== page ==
Immigrant rights supporters rallied outside the downtown headquarters of the Tucson Police Department to protest the arrests of two men.
A day labor organizer in Tucson was pepper sprayed and arrested after he lay down underneath a U.S. Border Patrol vehicle in an unsuccessful bid to thwart the arrest of another man.
It happened on Sunday afternoon, near the intersection of 24th and 9th streets in the South Side.
Tucson police spokesman Fabian Pacheco said day labor organizer Raul Alcaraz Ochoa was pepper sprayed Saturday after he refused to come out from underneath the Border Patrol vehicle.
Pacheco said Alcaraz was protesting the arrest of a driver whose vehicle was pulled over after officers got a call from someone reported two children being put into a car trunk.
Police were concerned about the possibility of child abduction.
Once they questioned him, police say they did a records check and discovered that the driver, Rene Meza Huerta had a suspended licence. They also noticed 4 out of 5 children in the hatchback were not restrained in child safety seats, as required by law.
Pacheco says the officer had reason to suspect Huertha was an illegal immigrant, and contacted Border Patrol.
Dozens of protesters showed up outside TPD headquarters downtown. They chanted, and held up signs accusing police of racially profiling, and saying they were tearing families apart.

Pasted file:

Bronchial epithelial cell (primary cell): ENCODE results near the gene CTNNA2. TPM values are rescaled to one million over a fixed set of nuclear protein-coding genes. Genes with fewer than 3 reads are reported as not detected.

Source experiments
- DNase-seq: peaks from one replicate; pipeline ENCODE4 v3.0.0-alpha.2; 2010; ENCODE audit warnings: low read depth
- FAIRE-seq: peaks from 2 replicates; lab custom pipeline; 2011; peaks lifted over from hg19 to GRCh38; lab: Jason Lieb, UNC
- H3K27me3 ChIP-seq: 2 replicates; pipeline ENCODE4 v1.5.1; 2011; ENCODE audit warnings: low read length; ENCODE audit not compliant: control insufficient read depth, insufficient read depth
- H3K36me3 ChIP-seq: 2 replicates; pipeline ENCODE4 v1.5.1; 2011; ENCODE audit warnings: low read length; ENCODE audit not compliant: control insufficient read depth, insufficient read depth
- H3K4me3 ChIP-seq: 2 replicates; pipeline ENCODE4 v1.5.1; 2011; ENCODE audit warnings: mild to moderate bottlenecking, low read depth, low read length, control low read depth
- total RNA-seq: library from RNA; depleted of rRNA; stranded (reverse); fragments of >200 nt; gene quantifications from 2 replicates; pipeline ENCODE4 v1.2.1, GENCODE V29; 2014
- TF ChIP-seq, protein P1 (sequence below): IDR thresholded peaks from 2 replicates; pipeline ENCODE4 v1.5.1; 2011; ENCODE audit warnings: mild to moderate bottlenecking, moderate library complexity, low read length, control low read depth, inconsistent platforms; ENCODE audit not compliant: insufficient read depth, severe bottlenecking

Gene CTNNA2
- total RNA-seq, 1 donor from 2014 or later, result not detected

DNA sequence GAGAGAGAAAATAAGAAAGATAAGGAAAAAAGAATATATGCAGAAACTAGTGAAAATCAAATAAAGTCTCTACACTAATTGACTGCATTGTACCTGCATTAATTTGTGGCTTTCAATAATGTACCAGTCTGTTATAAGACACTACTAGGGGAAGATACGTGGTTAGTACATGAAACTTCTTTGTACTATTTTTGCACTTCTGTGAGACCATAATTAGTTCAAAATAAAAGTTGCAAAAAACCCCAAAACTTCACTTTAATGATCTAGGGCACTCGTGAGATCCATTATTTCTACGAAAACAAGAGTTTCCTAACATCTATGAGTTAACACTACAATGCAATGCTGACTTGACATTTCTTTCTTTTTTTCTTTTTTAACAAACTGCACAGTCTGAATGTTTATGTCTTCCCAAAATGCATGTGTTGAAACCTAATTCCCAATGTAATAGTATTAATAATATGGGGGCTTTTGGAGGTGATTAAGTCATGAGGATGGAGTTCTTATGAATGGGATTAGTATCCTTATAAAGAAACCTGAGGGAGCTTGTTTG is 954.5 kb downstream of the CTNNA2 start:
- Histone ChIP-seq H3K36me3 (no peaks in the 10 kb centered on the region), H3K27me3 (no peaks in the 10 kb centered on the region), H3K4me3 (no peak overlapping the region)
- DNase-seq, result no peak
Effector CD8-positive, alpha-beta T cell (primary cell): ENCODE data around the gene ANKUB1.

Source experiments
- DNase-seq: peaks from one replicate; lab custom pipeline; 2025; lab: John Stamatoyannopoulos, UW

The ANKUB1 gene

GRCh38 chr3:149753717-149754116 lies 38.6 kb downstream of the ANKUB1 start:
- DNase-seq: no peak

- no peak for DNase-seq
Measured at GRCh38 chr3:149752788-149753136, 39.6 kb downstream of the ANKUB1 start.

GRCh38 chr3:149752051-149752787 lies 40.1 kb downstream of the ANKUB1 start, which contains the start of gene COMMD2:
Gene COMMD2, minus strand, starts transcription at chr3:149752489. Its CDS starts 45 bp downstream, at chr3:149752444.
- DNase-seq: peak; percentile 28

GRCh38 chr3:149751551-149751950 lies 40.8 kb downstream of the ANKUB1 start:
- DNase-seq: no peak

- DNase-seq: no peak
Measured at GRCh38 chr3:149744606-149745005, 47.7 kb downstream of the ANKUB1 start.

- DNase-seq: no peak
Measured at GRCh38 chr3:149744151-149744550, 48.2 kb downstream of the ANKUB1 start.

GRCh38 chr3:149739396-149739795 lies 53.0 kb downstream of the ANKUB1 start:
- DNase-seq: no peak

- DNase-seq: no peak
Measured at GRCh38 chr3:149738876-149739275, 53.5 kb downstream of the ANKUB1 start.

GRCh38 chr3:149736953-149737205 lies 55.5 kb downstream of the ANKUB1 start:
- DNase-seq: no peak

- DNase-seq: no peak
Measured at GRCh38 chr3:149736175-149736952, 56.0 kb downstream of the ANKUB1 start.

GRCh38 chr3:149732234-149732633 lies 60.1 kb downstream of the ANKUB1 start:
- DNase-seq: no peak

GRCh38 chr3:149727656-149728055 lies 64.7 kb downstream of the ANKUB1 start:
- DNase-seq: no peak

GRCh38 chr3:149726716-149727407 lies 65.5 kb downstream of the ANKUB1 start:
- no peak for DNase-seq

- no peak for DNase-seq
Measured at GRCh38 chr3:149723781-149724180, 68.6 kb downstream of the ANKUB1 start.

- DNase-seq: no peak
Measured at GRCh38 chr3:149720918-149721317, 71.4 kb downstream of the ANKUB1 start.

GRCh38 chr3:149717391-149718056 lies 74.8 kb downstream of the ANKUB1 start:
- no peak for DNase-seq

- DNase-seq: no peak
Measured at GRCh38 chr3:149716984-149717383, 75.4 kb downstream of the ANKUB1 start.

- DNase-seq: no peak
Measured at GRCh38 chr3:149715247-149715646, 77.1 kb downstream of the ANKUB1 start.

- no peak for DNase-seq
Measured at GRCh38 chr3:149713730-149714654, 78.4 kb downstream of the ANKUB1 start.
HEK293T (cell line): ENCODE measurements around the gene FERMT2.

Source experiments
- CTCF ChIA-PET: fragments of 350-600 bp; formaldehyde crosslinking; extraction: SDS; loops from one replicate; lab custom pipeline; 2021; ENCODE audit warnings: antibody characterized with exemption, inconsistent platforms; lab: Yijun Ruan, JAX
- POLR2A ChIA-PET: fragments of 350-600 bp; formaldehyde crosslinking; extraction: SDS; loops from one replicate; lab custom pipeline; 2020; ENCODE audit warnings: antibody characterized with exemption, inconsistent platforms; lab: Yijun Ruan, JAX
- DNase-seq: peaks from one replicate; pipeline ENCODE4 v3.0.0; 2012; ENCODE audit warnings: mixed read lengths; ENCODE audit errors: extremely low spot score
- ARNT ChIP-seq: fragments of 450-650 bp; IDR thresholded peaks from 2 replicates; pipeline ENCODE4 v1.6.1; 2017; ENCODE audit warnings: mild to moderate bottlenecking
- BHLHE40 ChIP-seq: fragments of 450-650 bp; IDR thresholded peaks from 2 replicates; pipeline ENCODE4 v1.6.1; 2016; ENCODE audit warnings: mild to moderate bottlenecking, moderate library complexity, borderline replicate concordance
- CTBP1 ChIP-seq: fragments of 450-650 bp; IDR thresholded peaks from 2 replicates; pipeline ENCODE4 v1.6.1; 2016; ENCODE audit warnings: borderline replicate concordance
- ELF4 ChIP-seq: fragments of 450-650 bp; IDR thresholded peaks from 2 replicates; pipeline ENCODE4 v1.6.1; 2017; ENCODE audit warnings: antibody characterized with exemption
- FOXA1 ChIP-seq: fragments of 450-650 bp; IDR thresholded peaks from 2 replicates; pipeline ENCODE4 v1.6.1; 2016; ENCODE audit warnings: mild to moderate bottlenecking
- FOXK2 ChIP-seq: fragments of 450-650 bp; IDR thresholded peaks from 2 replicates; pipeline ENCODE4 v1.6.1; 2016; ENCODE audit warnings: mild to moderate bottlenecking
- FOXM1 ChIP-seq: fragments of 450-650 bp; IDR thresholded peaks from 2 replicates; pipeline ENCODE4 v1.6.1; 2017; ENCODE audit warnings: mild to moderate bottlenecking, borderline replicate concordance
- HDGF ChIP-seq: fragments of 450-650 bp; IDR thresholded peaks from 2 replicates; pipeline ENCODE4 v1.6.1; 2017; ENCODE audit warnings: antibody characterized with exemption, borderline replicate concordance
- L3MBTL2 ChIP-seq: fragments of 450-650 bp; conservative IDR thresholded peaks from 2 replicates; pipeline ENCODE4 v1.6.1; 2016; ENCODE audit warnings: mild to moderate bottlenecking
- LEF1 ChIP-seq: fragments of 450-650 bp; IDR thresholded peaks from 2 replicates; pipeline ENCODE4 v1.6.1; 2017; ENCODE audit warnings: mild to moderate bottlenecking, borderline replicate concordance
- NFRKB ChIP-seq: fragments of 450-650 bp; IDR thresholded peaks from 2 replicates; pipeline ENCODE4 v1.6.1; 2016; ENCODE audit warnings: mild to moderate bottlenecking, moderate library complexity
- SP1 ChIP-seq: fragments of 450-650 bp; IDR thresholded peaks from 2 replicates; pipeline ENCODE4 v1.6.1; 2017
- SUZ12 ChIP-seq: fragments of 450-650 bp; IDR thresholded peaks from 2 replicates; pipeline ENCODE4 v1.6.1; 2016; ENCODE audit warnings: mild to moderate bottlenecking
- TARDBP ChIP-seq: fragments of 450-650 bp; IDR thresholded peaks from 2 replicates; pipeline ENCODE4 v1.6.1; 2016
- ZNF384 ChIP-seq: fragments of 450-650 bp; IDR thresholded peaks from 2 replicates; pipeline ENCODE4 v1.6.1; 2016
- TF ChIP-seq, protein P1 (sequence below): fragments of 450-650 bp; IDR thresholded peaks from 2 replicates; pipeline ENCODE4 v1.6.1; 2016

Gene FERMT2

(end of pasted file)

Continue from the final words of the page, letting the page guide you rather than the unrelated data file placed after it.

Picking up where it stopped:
Ochoa, who had just been released from jail showed up at the protest and spoke to Tucson News Now, saying he felt compelled to lay down in front of the border patrol vehicle.
"I felt it was necessary to do this to bring spotlight to detentions and family deportations," said Ochoa.
Ochoa said police should not have contacted immigration, saying the traffic citations had nothing to do with a mans immigration status.
Lt. Pacheco stood behind his officers, saying they had followed procedure.
"The officers are required, they are mandated to conduct an immigration check. We contacted border patrol and border patrol decided to respond," said Pacheco.
Pacheco added that SB 1070 required officers to contact Border Patrol when they made any arrests during traffic stops.
Ochoa said police should find loopholes in the law and get around it.
"There are certain loopholes in SB 1070 they can take, to not have to create this terror and family separation in our community," said Ochoa.
We asked him what loopholes he was talking about. Ochoa said there was a loophole in the law that stated that police did not have to contact Immigration if it interfered with another investigation they were conducting.
Lt. Pacheco said he was not aware of any loopholes in the law, and their job was to enforce the law as it was written.
"The Tucson police department conducted themselves in accordance with our established rules and procedures, our general orders. They also notified and conducted immigration check as required and mandated by the law," said Pacheco.
Huertha is being detained by Border Patrol. Local immigrant advocates continue to demand that he be released.
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